In this episode of the new Behind the Drag Podcast, drag queens Candy Sterling, Jasmine Rice LaBeija, Milk, and Biqtch Puddin share the hidden talents and side hustles that set them apart in the drag community and help inspire their performances and onstage personas.
Jeff Sterling, aka Candy Sterling is a Brooklyn-based drag queen whose training as a dancer helped inspire him to express himself on stage.
Jeff started dancing at 4 years old and feels that his training helped establish his love for expressive performance. “Dance was a huge part of my life. I learned about my body, and learned about expressing myself through movement,” said Jeff.
“I first got into drag to bring together all the things that I love about creativity,” said Jeff. “Dance, theater, art, fashion, beauty… It’s all about having a good time, smiling, joy, loving ourselves, loving each other, and celebrating everything that we are.”
When Jeff isn’t performing onstage as Candy Sterling, he works a 9-5 job as a marketing manager at a global skincare brand. “A lot of people see it as me definitely living a double life,” said Jeff. “Being able to liberate myself through nightlife and performance, I’m able to bring that same energy back to work.”
Jeff feels that performing helps inspire him creatively in the work setting. “It gives me that balance,” said Jeff about his self-proclaimed “double life.”
“[Drag is an] outlet where I’m able to express myself to storytell to celebrate all of these things I love about the queer community” Jeff shared.
Chris, AKA Jasmine Rice LaBeija, is a New York City- based drag queen who has a background in classical opera.
“Drag itself is a grand opera,” said Chris, who attended the prestigious Juilliard School after moving with his family to New Jersey from Korea, by way of Los Angeles.
“I always wanted to move back to New York City,” said Chris, who was born in Los Angeles before moving to Korea. “I was into the arts, especially classical singing. Juilliard was the place to be.”
Chris loved his experience at the Juilliard School, but admits that the heavy course load was intense at times, and the restrictions that go along with classical music were not ideal. “Being in classical music you have to be somewhat loud and oppressive within the boundaries, but I actually wanted to break those boundaries.”
After graduating, Chris wanted to pursue music as a career, but found it difficult to fit in. “Being in an industry where you’re supposed to be proper in a way, or uptight, it was difficult for someone like me to fit in.”
But Chris was able to find a home in the drag community, showcasing his operatic talents as Queen Jasmine Rice LaBeija. With drag, the restrictions of classical training don’t apply.
“I created my own opportunity, it’s my own unique grand opera,” said Chris.
Steven, a self-proclaimed “Navy brat,” moved around a lot when he was younger, and often found himself being bullied when he would start at a new school. As a way to cope with bullies, he would go home and play video games. “Any strife I would have I would go home and play Street Fighter,” said Steven. “I could get my aggression out by being Cammy or Chun-Li.”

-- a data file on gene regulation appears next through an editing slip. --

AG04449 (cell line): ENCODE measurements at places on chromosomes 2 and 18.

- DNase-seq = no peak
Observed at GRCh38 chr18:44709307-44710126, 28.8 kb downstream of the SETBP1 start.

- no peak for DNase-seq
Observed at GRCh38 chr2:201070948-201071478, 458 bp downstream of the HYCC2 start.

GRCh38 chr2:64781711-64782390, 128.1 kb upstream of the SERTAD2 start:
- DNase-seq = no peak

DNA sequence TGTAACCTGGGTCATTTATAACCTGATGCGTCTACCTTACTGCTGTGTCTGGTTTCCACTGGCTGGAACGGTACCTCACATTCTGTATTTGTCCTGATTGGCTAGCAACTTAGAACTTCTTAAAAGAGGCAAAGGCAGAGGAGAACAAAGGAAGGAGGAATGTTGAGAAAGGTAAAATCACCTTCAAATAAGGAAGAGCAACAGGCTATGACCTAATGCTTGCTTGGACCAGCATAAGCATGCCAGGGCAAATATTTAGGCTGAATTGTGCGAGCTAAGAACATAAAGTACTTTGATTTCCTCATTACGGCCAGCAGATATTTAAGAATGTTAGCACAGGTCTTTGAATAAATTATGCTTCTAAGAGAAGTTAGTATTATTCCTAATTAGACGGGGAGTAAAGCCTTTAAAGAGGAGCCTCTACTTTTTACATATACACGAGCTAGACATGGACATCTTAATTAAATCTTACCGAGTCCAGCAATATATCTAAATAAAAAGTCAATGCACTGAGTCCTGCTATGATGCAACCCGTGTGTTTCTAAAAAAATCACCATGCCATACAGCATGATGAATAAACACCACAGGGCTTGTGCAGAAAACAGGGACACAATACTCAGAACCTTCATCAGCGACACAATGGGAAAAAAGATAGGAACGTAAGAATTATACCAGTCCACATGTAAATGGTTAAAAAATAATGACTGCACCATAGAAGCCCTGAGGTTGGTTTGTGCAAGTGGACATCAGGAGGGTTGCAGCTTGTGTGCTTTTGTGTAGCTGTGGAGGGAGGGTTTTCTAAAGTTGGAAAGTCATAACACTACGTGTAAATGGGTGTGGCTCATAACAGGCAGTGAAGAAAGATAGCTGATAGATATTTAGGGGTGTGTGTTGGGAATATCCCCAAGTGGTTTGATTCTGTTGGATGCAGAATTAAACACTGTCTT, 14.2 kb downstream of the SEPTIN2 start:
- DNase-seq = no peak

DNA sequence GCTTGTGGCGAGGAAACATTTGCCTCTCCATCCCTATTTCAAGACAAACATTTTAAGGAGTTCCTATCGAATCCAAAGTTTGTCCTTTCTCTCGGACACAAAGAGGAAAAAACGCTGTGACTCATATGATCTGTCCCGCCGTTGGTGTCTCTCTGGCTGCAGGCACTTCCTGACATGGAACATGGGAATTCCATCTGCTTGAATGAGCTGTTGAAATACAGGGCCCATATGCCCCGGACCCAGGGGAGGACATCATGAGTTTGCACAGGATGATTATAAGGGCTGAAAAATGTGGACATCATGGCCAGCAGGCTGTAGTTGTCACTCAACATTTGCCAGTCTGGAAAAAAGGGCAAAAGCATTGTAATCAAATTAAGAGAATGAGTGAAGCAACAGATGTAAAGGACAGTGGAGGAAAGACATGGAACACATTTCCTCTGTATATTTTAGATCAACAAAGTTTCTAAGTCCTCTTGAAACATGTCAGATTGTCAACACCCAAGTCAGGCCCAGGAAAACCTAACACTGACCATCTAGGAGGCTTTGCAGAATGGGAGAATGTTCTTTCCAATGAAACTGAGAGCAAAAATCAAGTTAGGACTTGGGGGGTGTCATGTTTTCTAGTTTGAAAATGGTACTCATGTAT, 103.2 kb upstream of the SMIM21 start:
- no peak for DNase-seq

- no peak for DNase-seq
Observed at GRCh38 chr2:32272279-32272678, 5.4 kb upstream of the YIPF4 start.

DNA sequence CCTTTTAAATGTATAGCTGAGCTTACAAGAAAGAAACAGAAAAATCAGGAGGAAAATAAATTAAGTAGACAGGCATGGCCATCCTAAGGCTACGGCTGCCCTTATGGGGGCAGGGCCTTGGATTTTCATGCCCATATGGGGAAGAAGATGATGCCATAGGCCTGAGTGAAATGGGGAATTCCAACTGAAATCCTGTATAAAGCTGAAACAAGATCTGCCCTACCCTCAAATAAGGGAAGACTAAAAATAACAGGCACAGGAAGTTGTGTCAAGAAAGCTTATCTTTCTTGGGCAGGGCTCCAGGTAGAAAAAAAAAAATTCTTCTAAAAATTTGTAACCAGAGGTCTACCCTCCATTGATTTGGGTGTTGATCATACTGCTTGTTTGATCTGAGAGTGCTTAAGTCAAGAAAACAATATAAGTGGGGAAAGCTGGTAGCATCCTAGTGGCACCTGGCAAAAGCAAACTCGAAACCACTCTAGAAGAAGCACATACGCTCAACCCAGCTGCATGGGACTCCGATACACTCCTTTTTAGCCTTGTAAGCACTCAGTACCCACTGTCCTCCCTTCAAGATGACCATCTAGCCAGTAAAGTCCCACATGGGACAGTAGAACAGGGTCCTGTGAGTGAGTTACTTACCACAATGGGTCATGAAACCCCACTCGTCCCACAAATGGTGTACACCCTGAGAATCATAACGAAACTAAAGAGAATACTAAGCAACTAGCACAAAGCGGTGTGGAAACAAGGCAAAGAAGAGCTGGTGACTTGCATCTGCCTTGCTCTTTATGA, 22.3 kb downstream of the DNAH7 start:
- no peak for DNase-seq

Steven, performing as Biqtch Puddin, transformed his love for gaming into a lucrative career as a digital drag queen. A representative from Twitch noticed Biqtch Puddin when she was on the gamer panel at RuPaul’s Drag Con. Steven was then invited back to the Twitch headquarters, where he eventually agreed to become a Twitch partner.
Slowly but surely, Biqtch Puddin established a loyal fan base online with her drag/gaming hybrid model. “It’s been really fun to play fighting games with friends and also do drag and do makeup on the platform as well,” said Steven.
“The fact that I get to do what I love is a blessing,” said Steven. “It’s fun being around people like yourself who make you feel welcome.”
Dan Donigan, aka Milk, is a legendary New York City-based drag queen who is looking to combine his background as a competitive figure skater with his love for drag.
Dan, who grew up in Syracuse, New York, started skating when he was 9 years old. “I was immediately hooked, taught myself to skate backwards, and it was really that moment where it was like, ‘OK, maybe I should explore this further.”
After high school, Dan decided he wanted to go somewhere to train in figure skating.
“Being a competitive athlete was very fun. Got to perform a lot. Got to train with some pretty amazing coaches,” said Dan. “But then oftentimes the price of figure skating is what keeps people from continuing their dream of figure skating.”
Dan retired from competitive skating in 2009, which was also around the time he started performing in drag.
“It was an easy transition,” said Dan. “I didn’t know I would fall in love with it as hard as I did.” In 2012, Dan moved to New York City and realized he could turn drag into a career. At the time, RuPaul’s Drag Race was rising in popularity, so Dan tried out and was accepted onto the show. “The rest is herstory,” says Dan.
Dan’s drag career as Milk has helped launch multiple opportunities in multiple spaces including the fashion and music worlds. “I would love to be able to show that drag is far too mainstream to remain in the nighttime hours,” says Dan.
Dan is also looking to revisit his skating roots, to create a unique figure skating drag experience. “My goal with skating and drag is to bring “Milk on Ice” across the world,” said Dan. “Drag and figure skating truly go together and I’m excited to continue the journey in joining them.”
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